once the pressure has been equalized in the immediate vicinity

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keannu

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Sorry, this may need some scientific knowledge. Why do you think "equalized pressure in the vicinity of a well" causes more energy to pump the oil? I can't get how pressure equlization happens in the vicinity. This is a workbook for the college entrance exam.

st165)If a sizable oil reserve is discovered, wells are drilled to tap into the oil reserve. Oil in the ground flows at about the same rate as damp in a stone foundation, the one major difference being that the oil is held at much higher pressure. When a new well is drilled, the open hole gives free passage to the pressurized oil immediately around it, which then surges to the surface. However, once the pressure has been equalized in the immediate vicinity of the drill hole, it takes more and more energy to pump the oil through the rock or sediment to the well. Eventually you will reach a point where you must invest as much energy to pump the oil as you will get out of it. When this point is reached, production ends and the well is capped forever.
 

SoothingDave

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"As damp in a stone foundation" seems odd to me. I'm used to "damp" as an adjective, not a noun.

That said, you need to consider the oil underground like it's inside of a balloon and someone is squeezing the balloon. When you first drill the hole, the oil shoots out because the pressure of the oil underground is higher than the pressure of the air outside.

So the oil flows with no effort or work put into it.

However, like a balloon you puncture, the pressure is released because the material (substance) inside is being released. Eventually enough oil has come out that the pressure underground has lowered to the point where it is equal to the pressure of the air above ground. There is now no force that naturally brings the oil up through the drill hole.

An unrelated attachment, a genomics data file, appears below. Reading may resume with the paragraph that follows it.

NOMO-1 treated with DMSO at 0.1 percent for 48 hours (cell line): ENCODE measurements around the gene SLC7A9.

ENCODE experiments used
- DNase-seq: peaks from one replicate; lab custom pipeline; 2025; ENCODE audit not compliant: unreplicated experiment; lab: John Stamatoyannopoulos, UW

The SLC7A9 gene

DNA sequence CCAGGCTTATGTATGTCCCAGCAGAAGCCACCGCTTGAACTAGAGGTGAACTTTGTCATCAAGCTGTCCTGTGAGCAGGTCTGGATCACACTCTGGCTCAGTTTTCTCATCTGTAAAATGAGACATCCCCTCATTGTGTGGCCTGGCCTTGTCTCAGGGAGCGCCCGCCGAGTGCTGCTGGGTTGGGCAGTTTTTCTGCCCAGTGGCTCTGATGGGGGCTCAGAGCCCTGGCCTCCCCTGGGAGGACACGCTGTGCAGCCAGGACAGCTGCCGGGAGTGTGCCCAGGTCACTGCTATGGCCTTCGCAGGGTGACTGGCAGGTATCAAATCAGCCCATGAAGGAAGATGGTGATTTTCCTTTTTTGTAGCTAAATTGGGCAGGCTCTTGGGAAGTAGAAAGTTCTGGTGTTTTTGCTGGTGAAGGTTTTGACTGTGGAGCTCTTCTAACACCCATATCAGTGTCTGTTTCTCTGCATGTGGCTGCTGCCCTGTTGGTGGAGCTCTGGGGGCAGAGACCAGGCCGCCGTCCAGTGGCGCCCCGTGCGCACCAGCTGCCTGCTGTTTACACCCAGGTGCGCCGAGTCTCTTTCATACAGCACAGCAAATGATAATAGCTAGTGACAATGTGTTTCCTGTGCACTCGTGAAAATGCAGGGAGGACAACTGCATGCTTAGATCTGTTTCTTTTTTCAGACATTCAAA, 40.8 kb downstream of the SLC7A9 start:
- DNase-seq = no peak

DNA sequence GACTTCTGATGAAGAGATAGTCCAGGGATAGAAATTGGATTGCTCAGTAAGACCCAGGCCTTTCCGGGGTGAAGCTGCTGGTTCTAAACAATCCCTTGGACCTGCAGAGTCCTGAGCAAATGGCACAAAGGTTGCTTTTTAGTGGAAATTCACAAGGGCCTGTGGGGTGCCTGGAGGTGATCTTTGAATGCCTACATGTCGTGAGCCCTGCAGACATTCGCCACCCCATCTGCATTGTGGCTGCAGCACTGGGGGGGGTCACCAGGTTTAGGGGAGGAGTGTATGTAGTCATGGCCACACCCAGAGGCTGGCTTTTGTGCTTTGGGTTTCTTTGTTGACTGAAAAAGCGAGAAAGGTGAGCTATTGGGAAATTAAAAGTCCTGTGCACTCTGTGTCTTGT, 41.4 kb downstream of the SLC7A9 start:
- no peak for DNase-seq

Now, you have to use energy to pump the oil out of the hole.
 

bhaisahab

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"Damp" is common as a noun in BrE.
 

BobK

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Sorry, this may need some scientific knowledge. Why do you think "equalized pressure in the vicinity of a well" causes more energy to pump the oil? I can't get how pressure equAlization happens in the vicinity. This is a workbook for the college entrance exam.
...
It can't not happen. Nature abhors a vacuum. When anything is at a higher pressure than something else, it 'squirts' there. Oil extraction is cheaper when it can take advantage of this 'natural squirting'. After a while the higher pressure drops to the surrounding pressure, and extraction becomes uneconomic.

(I'm not a mineralogist, but this is just schoolboy physics.)

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Route21

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I believe the key statement in your extract is: